Supramolecular Bio-inorganic Chemistry

Team Composition

Olivia Reinaud, Pr

Permanent Staff

Benoît Colasson, MCU, HDR

Non Permanent Staff

Fedor Zhurkin, ATER

PhD Students

Nicolas Nyssen

 

Publications

Context: In the biological world, proteins act as highly efficient and selective receptors. Recognition processes are based on multiple non-covalent interactions. However, many proteins also contain metal ions that can be directly involved in recognition processes or even act as a catalyst leading to the selective transformation of an organic substrate. In enzymes, the control of the metallo-site is due to the structuring of the protein backbone in order to not only preorganize the coordination site for the metal ion, but also provide a cavity and a corridor connecting it to the bulk. All these features lead to remarkable control of the binding of exogenous molecules and the reactivity of the metal ion.

Interest: We are interested in developing supramolecular models that will allow the control of the first and the second coordination spheres as well as the substrate access channel that selects and drives the substrate to the metal center, and expels the product. Our strategies consist in:

i) The covalent linkage of a coordination site, which will reproduce the natural core provided by the amino acid residues found in the enzymes, to a hydrophobic cavity that will protect the metal center and play the role of the enzyme active site pocket;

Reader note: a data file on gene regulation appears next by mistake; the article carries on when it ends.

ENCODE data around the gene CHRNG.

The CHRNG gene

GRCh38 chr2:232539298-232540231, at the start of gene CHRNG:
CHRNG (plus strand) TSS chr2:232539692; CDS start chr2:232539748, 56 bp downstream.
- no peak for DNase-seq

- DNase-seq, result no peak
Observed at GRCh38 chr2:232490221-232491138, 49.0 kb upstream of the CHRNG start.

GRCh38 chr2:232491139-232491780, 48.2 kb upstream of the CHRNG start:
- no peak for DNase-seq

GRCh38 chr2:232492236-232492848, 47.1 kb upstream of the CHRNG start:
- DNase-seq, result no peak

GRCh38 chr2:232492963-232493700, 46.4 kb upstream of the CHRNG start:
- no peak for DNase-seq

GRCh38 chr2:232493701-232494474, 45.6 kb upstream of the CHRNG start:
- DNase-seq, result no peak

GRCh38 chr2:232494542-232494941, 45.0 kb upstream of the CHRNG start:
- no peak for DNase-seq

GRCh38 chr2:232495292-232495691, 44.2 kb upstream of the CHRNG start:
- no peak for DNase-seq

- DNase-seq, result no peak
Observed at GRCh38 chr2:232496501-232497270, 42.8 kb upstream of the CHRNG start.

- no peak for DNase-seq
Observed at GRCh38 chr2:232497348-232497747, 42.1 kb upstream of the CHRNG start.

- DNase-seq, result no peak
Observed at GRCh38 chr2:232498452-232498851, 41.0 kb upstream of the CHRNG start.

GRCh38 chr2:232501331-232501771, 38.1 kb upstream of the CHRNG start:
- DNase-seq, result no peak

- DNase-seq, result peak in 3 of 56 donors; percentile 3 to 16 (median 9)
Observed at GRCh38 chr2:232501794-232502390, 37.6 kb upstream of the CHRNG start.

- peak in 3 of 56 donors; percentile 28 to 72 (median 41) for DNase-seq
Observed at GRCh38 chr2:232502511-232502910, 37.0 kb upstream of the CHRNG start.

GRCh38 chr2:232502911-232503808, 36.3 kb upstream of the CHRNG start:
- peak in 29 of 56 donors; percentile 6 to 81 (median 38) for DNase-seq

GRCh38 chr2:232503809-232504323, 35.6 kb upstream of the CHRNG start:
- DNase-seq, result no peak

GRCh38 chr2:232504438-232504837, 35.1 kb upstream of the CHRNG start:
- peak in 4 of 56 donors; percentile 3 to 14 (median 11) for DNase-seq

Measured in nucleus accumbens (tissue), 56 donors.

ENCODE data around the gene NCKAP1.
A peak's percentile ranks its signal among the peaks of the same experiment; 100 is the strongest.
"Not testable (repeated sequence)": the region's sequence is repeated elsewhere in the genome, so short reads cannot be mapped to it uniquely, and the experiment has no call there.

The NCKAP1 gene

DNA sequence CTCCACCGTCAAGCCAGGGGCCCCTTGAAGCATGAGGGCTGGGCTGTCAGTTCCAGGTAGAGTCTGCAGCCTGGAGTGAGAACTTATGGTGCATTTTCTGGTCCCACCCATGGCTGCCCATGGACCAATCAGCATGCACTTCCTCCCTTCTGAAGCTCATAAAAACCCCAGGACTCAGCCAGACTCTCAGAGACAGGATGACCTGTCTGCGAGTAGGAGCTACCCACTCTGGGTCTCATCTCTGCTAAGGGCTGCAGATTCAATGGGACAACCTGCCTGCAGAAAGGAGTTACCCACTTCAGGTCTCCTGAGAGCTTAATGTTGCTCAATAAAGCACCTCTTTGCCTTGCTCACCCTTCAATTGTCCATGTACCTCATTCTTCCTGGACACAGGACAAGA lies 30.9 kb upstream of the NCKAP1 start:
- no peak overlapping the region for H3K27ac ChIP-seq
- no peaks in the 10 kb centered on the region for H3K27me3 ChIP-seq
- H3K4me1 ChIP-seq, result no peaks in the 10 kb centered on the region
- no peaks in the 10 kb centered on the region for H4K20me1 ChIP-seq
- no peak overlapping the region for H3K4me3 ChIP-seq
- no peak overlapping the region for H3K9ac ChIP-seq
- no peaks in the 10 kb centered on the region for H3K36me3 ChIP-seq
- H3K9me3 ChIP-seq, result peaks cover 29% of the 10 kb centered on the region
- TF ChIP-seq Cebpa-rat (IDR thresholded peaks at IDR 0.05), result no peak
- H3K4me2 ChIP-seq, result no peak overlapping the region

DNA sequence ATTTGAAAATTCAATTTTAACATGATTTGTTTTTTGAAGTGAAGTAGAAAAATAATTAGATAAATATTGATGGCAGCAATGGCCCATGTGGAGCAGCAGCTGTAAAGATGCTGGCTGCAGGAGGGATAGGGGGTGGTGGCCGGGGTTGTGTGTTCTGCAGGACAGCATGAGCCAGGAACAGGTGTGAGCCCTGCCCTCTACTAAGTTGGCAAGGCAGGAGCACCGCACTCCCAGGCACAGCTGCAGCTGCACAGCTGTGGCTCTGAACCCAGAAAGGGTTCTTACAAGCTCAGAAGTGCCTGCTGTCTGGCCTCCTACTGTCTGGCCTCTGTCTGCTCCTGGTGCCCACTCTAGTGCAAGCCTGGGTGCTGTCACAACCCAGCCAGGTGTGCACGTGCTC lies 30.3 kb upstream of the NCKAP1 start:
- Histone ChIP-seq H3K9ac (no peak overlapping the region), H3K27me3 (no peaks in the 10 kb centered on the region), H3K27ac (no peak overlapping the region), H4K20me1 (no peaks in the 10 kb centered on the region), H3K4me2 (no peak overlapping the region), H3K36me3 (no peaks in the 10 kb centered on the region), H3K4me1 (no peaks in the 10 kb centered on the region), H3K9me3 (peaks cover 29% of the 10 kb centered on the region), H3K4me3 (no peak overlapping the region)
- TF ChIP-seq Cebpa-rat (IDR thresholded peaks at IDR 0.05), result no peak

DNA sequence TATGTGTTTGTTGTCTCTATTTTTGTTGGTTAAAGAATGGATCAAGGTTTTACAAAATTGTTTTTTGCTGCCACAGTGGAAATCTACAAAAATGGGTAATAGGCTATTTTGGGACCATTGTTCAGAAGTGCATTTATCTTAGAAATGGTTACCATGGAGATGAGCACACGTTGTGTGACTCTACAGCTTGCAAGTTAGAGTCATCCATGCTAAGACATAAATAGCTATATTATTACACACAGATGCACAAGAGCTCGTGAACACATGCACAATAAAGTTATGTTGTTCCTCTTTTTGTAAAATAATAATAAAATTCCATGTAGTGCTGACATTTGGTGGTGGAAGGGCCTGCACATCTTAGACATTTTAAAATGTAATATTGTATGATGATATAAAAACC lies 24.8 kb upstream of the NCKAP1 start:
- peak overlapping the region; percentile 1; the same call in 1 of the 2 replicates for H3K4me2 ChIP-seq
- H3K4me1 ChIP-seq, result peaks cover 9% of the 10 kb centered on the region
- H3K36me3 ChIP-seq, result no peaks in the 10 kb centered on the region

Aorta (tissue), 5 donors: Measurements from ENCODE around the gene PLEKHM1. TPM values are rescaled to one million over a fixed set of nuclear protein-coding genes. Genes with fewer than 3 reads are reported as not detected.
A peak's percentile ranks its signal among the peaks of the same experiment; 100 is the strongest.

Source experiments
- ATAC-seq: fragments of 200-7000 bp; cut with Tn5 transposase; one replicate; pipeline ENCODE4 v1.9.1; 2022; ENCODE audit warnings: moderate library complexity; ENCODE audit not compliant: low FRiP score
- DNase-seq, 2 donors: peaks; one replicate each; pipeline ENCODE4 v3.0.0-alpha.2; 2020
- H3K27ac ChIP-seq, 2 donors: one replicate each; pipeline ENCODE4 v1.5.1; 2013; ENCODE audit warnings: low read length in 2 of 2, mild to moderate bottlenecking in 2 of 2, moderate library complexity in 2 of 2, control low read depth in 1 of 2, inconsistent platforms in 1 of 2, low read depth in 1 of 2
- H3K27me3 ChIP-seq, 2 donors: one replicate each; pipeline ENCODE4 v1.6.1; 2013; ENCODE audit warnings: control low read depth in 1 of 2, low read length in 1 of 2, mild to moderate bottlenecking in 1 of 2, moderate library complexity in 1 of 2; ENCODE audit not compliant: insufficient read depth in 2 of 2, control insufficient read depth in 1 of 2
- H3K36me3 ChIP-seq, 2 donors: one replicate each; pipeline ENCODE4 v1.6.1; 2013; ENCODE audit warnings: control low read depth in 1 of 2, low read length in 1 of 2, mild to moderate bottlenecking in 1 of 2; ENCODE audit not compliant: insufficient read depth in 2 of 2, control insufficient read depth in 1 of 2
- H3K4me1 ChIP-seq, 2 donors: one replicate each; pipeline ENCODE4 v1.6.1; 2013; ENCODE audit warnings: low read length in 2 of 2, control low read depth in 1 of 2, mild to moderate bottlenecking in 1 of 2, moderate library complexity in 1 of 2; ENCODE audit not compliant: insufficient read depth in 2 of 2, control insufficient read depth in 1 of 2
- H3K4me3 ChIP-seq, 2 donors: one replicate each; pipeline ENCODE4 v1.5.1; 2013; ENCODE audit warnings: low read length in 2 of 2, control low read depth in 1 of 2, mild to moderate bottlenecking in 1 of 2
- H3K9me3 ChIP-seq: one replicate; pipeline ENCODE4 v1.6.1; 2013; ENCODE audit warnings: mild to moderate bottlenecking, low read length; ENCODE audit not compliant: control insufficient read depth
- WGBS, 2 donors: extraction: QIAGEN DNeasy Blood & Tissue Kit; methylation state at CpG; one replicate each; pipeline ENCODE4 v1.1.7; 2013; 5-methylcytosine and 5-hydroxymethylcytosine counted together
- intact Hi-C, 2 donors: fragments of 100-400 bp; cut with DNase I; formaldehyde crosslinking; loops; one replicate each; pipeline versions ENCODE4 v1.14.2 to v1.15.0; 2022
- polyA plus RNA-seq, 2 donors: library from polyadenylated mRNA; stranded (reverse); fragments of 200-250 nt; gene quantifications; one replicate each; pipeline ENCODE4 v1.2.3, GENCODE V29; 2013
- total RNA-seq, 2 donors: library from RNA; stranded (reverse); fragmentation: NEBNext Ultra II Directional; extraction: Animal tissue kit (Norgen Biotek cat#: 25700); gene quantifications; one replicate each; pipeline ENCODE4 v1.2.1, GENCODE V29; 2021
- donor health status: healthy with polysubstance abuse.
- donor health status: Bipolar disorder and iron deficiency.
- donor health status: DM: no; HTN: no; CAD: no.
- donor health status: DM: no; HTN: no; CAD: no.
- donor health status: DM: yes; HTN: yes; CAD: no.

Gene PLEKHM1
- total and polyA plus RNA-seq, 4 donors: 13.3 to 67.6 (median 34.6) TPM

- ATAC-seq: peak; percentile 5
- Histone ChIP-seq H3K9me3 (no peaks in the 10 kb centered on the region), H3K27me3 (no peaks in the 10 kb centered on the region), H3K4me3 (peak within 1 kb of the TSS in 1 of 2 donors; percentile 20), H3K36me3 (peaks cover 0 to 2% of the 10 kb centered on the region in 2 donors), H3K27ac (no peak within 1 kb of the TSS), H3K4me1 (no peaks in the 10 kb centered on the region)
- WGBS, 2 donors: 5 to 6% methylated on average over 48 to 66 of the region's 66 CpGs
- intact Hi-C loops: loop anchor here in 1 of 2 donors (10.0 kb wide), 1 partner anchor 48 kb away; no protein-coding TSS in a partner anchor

ii) The encapsulation of simple biomimetic metal complexes within a supramolecular cage.

Goals:

  • Get key information on Nature’s strategy for controlling the reactivity of a metal ion confined in an organic pocket (active site of enzymes).
  • Design molecular receptors and redox probes.
  • Discover new reactive pathways by constraining in a well-defined cavity space the catalyst (metal ion), the reactant (small molecules such as H2O, O2, CO2) and guest substrate.
  • Obtain selective and efficient supramolecular catalysts.

 

Key-words: Biomimetic metal complexes, Host-guest chemistry, Redox reactions.

Expertise: Supramolecular Chemistry, Coordination Chemistry, Biomimetic Chemistry, Macrocyclic chemistry, Calixarenes and Resorcinarenes, Dioxygen Activation.

Tools: Organic synthesis (functionalization of molecular hosts, synthesis of ligands); coordination chemistry of Zn, Cu, Co, Fe; Spectroscopies (NMR, EPR, UV-vis-NIR, fluorescence, IR), mass spectrometry; cyclic voltammetry; ITC…

Internal collaborations: Team Bio-Spectroscopy, group of Prof. N. Giraud for NMR spectroscopy and Prof. C. Mangeney for nano-particle functionalization and Raman spectroscopy.

Supramolecular Bio-inorganic Chemistry

Team composition

Permanent Staff

Olivia Renaud, Pr.

Benoit Colasson, MCU, HDR

Non Permanent Staff

Fedor Zhurkin, ATER

PhD Students

Nicolas Nyssen

Team Description

Context: In the biological world, proteins act as highly efficient and selective receptors. Recognition processes are based on multiple non-covalent interactions. However, many proteins also contain metal ions that can be directly involved in recognition processes or even act as a catalyst leading to the selective transformation of an organic substrate. In enzymes, the control of the metallo-site is due to the structuring of the protein backbone in order to not only preorganize the coordination site for the metal ion, but also provide a cavity and a corridor connecting it to the bulk. All these features lead to remarkable control of the binding of exogenous molecules and the reactivity of the metal ion.